Mon, 2017/09/04 - 2:18pm
We. Belong. Here. One simple statement encompasses everything first-year student veterinarians need to know as they walk through the doors of the Ontario Veterinary College (OVC) this week.
The theme will be front and centre throughout their orientation and referenced regularly throughout their four years in the DVM program at the University of Guelph’s OVC.
It is part of a fresh look to this year’s orientation program at OVC, focusing on key concepts of collaboration, teamwork, and self-awareness and culminating with an off-site orientation camp to help students connect and begin to build the relationships they will continue throughout their veterinary career.
“Our goal during orientation week is to set the building blocks in place for our students to use self-awareness and personal development tools in their first year of veterinary education and beyond,” says OVC professor Dr. Deep Khosa, who focuses on veterinary primary healthcare teaching and research, and is part of the organizing team for the off-site orientation camp.
“Over the past two years, in particular, OVC has been placing significantly increased emphasis on student veterinarian wellness, through integrated curricular and co-curricular activities. As a framework, we are creating and implementing OVC-specific learning outcomes for each of the widely-recognized domains of wellness, and are ensuring that our students benefit from these learning opportunities in class, in lab, and while participating in activities such as Orientation week,” says Dr. Peter Conlon, Associate Dean, Students.
Both Conlon and Khosa are part of the AWAR2E group, Advancement of Wellness and Resilience in Research and Education, a group of OVC researchers engaged in mental health and wellness research and initiatives for veterinarians, student veterinarians and agricultural producers.
“We want the students to feel they belong here and recognize every bit of the success and hard work it took to get here,” explains Salomon Schroeter, Class of 2020 co-president and Orientation Chair.
The first three days of orientation will include a number of group and one-on-one activities, to encourage the Class of 2021 to get to know one another.
The week winds up with the two-day outdoor camp at Bark Lake. Sponsored by VCA Canada, the orientation camp will focus on community building and community engagement - concepts introduced earlier in the week.
“VCA Canada is excited to celebrate OVC orientation week alongside the 2021 future veterinarians. Caring for life’s greatest champions is what all of us in the veterinary community strive for,” says Jen Danyliw, VCA Canada Senior Operations Director, Ontario. “Together we are a community of health care providers and VCA is excited to contribute to OVC orientation week and support our future professionals.
“The off-campus environment will allow students the space and time to begin building the connections and relationships that will be with them for the next four years and in the years after graduation,” says Khosa. “They will have the space and time to experiment with concepts we’ve introduced during the first few days of orientation.”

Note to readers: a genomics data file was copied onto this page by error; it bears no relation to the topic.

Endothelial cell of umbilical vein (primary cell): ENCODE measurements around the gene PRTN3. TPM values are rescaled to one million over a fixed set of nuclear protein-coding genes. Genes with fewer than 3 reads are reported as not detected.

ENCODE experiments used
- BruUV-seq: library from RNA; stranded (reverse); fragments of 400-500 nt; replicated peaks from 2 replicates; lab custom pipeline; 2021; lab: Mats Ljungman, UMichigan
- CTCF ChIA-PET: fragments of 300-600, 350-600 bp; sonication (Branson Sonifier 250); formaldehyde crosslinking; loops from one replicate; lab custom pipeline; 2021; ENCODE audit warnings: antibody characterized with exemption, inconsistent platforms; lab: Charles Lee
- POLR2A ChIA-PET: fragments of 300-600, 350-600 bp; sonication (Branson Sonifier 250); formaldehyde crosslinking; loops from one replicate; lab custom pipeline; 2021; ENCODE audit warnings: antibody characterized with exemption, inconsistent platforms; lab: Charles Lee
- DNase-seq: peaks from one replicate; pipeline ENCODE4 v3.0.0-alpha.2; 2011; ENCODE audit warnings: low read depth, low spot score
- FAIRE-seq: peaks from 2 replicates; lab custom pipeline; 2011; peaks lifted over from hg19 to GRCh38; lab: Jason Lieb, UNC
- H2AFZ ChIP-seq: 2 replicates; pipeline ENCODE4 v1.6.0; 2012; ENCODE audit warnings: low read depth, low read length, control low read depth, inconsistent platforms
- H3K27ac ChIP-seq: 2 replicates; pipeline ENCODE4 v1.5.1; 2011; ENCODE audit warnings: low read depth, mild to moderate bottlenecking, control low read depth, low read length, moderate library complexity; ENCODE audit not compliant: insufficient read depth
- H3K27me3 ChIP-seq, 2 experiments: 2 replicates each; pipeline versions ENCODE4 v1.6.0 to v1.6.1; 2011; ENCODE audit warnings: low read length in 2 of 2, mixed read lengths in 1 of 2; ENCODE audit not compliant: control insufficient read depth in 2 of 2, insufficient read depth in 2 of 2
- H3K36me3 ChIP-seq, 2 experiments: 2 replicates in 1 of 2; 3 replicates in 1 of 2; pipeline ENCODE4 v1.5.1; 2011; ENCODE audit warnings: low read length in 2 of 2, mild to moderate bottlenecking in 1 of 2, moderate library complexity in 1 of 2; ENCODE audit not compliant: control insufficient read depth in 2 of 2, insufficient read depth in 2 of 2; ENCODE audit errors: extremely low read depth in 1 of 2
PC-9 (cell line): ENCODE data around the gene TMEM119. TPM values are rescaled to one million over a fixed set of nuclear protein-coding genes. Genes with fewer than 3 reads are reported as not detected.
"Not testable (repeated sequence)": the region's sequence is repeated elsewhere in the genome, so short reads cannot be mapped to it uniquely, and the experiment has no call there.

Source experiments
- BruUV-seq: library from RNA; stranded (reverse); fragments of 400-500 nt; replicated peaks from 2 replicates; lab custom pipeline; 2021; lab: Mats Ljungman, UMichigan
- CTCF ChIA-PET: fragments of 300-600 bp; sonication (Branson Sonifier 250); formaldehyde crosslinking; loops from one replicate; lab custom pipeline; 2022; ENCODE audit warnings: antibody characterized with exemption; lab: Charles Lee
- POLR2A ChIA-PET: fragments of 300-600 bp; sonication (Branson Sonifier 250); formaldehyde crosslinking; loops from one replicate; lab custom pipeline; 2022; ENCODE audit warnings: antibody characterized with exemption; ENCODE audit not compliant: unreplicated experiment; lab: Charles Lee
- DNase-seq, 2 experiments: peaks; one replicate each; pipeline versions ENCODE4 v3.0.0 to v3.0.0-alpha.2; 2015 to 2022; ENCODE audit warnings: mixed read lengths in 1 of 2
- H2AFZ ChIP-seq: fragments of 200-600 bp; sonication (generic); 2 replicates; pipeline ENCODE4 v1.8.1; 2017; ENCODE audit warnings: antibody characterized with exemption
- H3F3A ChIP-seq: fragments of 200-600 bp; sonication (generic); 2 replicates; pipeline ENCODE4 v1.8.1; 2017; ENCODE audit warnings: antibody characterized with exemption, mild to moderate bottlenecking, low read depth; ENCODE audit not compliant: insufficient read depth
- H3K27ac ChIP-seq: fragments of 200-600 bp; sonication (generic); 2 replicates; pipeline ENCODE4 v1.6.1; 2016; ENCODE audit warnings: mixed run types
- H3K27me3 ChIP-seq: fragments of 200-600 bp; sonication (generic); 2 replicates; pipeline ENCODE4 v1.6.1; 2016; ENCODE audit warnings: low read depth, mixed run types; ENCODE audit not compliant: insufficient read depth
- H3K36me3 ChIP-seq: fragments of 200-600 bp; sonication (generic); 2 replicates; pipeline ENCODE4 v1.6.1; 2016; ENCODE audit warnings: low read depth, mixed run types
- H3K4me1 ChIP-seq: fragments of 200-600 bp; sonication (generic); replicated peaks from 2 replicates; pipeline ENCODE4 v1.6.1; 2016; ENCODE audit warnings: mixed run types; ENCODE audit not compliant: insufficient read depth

Large and small group activities will challenge students to work together to accomplish tasks while developing teamwork and leadership skills. OVC facilitators will lead debrief discussion sessions after the activities to discuss the relevance for student veterinarians and help them build self-reflection skills.
Prior to their arrival at OVC, first-year students participated in a strengths awareness assessment. While this isn’t a new piece in orientation, it will be applied differently this year. Each student’s name tag lists their top five strengths on the back to constantly remind them of their strengths.
“This is one of the things we discuss and reflect on at camp. We want to recognize the students’ strengths and how these will help them as individuals and as group members in their assigned practice groups,” adds Schroeter.
During the week, students will also engage in a lollipop leadership activity, sponsored by the second-year Ruby Rhinos class. Students will be asked to honour the ruby moment by passing along a lollipop to someone who has made a difference in leading by example.
"This focuses on the whole idea of servant leadership", says Schroeter. “Servant leaders empower others by bringing out their unique qualities and encouraging them to build on that skill set. Something as small as giving someone a lollipop will change their awareness of how small, normally unrecognized acts can foster relationships and empower them to embrace the servant leader in all of us.”
Students will also be encouraged to write a letter to themselves and hand it back to the second-year DVM student guides assigned to their group for safe keeping. If they take a look at that letter during their four years in the DVM program it will include a couple of key reminders – their success in being accepted to OVC’s DVM program and why they want to be a veterinarian.
The ultimate goal: to assure students that they belong here as part of the OVC community.
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